Sin DD, Bell NR, Svenson LW, Man SF. The impact of follow-up physician visits on emergency readmissions for patients with asthma and chronic obstructive pulmonary disease: a population-based study. Am J Med. 2002;112(2):120-125. [CrossRef] [PubMed]
 
Global strategy for the diagnosis, management and prevention of COPD. Global Initiative for Chronic Obstructive Lung Disease (GOLD) website. http://www.goldcopd.org/. Published 2013. Accessed July 15, 2013.
 

Figures

Figure Jump LinkFigure 1 –  Cumulative risk of additional hospitalization or death for patients who had or did not have follow-up visits with pulmonologist within 30 d after discharge.Grahic Jump Location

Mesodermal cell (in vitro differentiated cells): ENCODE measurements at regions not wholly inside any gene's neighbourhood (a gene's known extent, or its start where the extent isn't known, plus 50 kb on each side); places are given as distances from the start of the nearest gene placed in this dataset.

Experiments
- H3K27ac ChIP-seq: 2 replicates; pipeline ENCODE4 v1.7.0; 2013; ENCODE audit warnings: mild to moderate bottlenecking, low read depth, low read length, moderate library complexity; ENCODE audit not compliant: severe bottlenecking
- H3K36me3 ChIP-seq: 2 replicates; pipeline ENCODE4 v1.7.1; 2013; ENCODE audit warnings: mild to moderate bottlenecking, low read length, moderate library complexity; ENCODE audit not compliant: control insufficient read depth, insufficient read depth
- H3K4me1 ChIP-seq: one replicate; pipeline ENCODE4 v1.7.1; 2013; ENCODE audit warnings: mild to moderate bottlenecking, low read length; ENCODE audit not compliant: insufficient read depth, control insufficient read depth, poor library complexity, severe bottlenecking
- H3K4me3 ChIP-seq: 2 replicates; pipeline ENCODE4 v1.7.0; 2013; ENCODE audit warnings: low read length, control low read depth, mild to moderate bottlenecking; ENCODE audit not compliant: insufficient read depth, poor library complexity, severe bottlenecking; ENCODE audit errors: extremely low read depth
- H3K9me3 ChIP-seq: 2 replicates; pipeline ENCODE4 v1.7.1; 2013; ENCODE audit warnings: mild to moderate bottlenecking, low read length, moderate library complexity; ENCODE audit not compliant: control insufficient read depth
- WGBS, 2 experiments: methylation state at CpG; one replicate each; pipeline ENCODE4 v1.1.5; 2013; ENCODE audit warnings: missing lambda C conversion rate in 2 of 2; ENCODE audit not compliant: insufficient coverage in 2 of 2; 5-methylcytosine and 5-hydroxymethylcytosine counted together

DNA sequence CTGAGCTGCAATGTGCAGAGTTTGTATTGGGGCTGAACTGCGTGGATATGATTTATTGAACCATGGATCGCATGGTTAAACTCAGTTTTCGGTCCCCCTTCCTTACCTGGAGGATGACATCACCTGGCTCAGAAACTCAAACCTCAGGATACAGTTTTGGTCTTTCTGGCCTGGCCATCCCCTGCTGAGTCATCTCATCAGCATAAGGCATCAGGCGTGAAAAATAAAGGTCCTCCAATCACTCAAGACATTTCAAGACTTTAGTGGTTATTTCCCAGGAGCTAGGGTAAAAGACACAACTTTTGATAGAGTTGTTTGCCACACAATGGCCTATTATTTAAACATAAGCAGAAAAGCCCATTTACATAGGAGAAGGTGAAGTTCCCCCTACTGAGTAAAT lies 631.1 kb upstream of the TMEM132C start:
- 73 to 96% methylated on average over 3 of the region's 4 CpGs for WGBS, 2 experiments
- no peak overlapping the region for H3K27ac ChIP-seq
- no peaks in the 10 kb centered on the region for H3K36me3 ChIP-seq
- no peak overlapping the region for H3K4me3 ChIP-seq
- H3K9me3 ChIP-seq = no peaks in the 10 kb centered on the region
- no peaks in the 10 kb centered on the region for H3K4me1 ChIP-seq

Tables

Table Graphic Jump Location
TABLE 1 ]  Comparison of Demographic and Clinical Characteristics of Patients Who Did and Did Not Attend Follow-up Visits With Pulmonologists Within 30 d of Discharge From Hospital

Data are presented as No. (%) unless otherwise indicated.

a 

OR not shown for parametric and nonparametric variables that were analyzed by t test and Mann-Whitney U test.

b 

Lung function test updated within a year of index hospitalization, described as a continuous variable.

c 

Data missing (n = 170).

d 

Numbers of office visits and hospitalizations in the year before the index hospitalization.

Table Graphic Jump Location
TABLE 2 ]  Risk Factors Independently Associated With Not Attending Pulmonologist Follow-up Visit
Table Graphic Jump Location
TABLE 3 ]  Risk Factors Independently Associated With Readmission Within 90 d of Discharge